Thursday, February 5, 2009

Tu B'shvat

This coming Monday is the 15th of the Hebrew month of Shevat, also known as Tu B'shvat, the "new year of the trees." This is based on the following mishnah:

There are four New Years days: the first of Nisan is the New Year for reckoning the reigns of kings and the feasts; the first of Elul is the New Year for the tithe of the cattle; the first of Tishrei is the New Year for reckoning of the years and taking stock of human lives; the first of Shevat is the New Year for the fruit trees. That is according to the school of Shammai; the school of Hillel says on the 15th of Shevat."- Mishnah Rosh Hashanah
The mystics of Safed developed a seder for Tu B'shvat; like other places in the Jewish tradition where the framework is there but the halakhic demands are not too developed, the Tu B'shvat seder has been reclaimed and repurposed in recent years as opportunity to put an awareness of the natural world around us into a religious context, and also to remind ourselves of the damage we can and do do to the world and the steps we can take to change it. After all, tikkun olam of course literally means "repair of the world."

Many resources for Tu B'shvat seders are available on the internet: a good overview from Shomrei Adamah is found on the COEJL website here, and in fact there are numerous Tu B'shvat programs on the program bank section of the COEJL website - click here and scroll down to T.

The gist of it is that there are four cups of wine/grape juice, as on Pesah - each cup corresponding to one of the "four worlds" of kabbalistic thought. Fruits and nuts that correspond to the "world" being spoken of are eaten, and readings and songs and crafts are included to fill the thing out and give it a festive air.

The first "world" is assiyah - the "physical, everyday world that we live in, the world of earth." The environmental message of this could be the profligate use of the earth's natural resources - oil, coal and others - and the reliance on landfills to get rid of so much of the waste that we generate with our rather profligate lifestyles and the way we have arranged our society and our economy.

The second world is yetzirah, "the world of water." Water, of course, is about the most necessary thing for human survival, yet we waste it terribly - particularly in rich countries. I think of Phoenix, with its desert climate but its myriad resource-intensive golf courses. I think of how it is illegal to reuse rainwater in Colorado without a permit. I think of the shrinking water resources around the world and how some experts are saying that water is one of the resources (along with oil, of course) that may cause wars in the next century. I think about how development and climate change are affecting the coral reefs along our shores, and how the damage may be irreversible if we don't make serious changes now.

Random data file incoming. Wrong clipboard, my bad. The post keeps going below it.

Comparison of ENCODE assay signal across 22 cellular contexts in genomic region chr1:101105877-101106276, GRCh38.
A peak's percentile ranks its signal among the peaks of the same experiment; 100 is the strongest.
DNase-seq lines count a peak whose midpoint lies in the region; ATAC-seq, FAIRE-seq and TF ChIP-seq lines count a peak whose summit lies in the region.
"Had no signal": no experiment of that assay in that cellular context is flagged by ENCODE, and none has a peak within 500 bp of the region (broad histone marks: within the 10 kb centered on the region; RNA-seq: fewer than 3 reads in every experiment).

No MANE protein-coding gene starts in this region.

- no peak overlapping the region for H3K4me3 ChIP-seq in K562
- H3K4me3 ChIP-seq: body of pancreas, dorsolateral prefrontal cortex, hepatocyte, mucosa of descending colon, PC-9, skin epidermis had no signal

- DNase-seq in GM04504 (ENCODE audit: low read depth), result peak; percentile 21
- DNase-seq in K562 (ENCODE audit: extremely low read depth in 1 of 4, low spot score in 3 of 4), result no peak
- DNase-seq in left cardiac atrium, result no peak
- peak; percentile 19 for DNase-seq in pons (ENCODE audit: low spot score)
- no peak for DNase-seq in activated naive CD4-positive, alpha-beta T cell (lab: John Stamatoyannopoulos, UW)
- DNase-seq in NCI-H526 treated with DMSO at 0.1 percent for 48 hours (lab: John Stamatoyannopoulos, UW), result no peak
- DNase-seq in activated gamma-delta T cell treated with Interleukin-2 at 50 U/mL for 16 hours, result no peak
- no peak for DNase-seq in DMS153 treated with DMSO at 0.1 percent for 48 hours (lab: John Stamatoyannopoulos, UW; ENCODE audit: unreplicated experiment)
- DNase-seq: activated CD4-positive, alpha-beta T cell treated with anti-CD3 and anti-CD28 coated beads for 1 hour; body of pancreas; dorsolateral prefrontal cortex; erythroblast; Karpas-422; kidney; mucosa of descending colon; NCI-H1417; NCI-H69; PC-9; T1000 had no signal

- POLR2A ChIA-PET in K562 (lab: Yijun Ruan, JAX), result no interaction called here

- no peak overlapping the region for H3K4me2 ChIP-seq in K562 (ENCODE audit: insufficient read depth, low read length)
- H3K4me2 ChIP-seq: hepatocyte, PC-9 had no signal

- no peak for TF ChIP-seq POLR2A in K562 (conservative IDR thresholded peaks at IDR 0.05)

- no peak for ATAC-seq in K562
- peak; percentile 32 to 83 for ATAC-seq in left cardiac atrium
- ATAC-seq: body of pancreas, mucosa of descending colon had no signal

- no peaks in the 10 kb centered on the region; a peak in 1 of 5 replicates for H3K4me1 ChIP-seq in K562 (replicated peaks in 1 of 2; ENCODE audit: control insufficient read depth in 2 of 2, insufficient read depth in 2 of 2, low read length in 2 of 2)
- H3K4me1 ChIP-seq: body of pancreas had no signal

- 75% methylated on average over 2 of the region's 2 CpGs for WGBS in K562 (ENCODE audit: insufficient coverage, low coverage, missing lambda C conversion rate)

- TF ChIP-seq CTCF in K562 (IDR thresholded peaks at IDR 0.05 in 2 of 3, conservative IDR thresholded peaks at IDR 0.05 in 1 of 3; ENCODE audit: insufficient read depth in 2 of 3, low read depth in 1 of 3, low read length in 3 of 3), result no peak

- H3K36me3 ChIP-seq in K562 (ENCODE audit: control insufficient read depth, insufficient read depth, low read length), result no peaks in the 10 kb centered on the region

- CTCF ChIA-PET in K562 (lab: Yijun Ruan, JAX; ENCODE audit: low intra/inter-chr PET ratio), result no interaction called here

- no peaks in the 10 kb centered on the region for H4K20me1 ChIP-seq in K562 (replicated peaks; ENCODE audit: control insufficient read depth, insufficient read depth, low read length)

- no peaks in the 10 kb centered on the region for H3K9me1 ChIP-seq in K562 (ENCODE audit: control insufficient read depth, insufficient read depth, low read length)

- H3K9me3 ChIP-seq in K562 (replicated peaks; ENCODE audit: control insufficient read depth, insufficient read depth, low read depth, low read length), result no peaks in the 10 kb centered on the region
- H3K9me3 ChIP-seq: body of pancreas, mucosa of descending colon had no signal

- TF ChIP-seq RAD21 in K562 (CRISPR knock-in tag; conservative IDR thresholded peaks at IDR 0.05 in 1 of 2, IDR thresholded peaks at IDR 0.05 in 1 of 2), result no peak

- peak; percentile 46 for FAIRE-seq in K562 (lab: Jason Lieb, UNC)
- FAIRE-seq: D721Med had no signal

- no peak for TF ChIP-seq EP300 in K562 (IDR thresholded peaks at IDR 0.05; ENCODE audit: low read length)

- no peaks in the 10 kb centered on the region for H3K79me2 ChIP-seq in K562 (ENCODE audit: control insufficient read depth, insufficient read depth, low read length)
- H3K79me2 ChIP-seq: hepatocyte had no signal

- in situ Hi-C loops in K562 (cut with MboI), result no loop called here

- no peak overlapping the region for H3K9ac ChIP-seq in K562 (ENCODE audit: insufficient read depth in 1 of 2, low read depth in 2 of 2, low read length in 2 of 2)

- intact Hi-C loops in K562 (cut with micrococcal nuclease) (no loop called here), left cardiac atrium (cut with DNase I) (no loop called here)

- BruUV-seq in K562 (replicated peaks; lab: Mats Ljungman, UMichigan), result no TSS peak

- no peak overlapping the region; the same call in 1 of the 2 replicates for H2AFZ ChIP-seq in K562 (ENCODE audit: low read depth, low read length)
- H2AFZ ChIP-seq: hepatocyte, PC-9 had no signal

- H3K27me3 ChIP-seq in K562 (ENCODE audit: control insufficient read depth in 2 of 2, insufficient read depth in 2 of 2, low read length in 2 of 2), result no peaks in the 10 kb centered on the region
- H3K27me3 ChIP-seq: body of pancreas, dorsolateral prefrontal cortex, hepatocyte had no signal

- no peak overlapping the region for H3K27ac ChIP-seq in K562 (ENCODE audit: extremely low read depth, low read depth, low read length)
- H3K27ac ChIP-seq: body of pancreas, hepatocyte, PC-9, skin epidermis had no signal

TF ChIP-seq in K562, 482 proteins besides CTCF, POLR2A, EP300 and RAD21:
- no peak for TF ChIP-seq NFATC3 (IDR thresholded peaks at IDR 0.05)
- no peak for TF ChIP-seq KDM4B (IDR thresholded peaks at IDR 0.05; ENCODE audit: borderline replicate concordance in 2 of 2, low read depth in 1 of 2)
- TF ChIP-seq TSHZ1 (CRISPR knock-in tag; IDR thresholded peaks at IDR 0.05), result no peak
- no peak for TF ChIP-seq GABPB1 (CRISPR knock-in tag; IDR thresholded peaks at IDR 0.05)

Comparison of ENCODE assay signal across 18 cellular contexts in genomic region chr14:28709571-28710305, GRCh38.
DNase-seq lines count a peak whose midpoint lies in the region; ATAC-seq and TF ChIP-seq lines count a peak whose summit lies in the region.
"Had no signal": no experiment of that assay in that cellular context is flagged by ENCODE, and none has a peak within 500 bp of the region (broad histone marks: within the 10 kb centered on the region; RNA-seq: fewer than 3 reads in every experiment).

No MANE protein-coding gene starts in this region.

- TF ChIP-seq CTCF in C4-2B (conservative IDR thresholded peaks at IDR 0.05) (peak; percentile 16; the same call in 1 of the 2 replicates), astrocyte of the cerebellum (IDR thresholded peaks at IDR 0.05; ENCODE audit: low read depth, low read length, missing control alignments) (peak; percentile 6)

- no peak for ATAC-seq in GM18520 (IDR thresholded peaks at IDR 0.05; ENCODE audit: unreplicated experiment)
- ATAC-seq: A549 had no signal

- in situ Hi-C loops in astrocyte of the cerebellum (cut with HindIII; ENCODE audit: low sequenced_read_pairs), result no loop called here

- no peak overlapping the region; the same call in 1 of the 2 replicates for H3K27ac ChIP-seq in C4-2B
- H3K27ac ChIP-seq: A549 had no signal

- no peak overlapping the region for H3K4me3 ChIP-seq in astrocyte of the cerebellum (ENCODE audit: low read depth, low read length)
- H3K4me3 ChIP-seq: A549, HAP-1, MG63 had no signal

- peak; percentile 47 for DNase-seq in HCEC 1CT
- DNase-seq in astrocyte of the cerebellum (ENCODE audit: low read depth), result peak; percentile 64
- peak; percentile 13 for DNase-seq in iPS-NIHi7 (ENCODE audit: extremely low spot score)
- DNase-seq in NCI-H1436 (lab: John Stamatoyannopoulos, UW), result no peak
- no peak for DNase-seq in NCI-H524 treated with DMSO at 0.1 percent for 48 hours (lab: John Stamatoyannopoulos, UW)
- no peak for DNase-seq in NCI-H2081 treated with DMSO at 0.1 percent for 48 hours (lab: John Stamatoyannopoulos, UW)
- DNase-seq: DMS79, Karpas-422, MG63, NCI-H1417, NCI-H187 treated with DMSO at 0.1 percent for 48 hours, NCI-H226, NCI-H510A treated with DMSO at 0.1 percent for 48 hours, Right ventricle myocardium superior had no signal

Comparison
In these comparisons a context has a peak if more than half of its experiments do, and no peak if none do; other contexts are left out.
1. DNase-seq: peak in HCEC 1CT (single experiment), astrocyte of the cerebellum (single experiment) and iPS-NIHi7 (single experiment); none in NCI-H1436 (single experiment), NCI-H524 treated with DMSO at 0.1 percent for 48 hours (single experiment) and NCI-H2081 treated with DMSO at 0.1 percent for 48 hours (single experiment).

The third world is briyah, "the world of air." Another of the things most necessary for human survival. This year I'm thinking about the increase in asthma rates, both in America and worldwide

Currently, experts are struggling to understand why the number of asthma sufferers is rising by an average of 50 percent every decade worldwide. In the United States alone, according to the WHO, the number of asthmatics has leapt by over 60 percent since the early 1980s.
and its environmental causes

In recent years, scientists have shown that air pollution from cars, factories and power plants is a major cause of asthma attacks. And more than 159 million Americans -- over half the nation's population -- live in areas with bad air. A research study published in 2002 estimated that 30 percent of childhood asthma is due to environmental exposures, costing the nation $2 billion per year. And studies also suggest that air pollution may contribute to the development of asthma in previously healthy people.
and how the way we behave, the way we heat our homes and power our cars and all the actions we take, how these affects our lives, the lives of our children, and the lives of people all over the world who's fates we never even consider.

And the fourth world is atzilut, the world of fire. Not represented by any food, this world is symbolic of perfection, of the spirit, of God. This is an opportunity to think of the godliness we experience through nature - of the natural world as an expression of holiness, of God's creativity. I'm not that outdoorsy a person, but I have been blessed many times to feel such a great sense of holiness in a beautiful natural setting.

As the liturgy says, "milo kol ha'aretz k'vodo" - "the whole world is filled with God's glory." It's up to us to help keep it that way. If our Tu B'shvat practice can in any way reinforce our ability and our willingness to do that, then it is a valuable practice indeed.

2 comments:

Pokeberry Mary said...

A very interesting tutorial.
I am an asthmatic, but I live in an area with very little industry most of it having moved overseas. I'm told my problem is that there are so many trees--humidity which leads to excess mold--which I am allergic to and of course tree pollen which I am allergic to. It is a lovely place though.

Craig White said...

nice article upon pollution issue..... i had found more information about basic of pollution issue but this is not sufficient. If you know more please explain.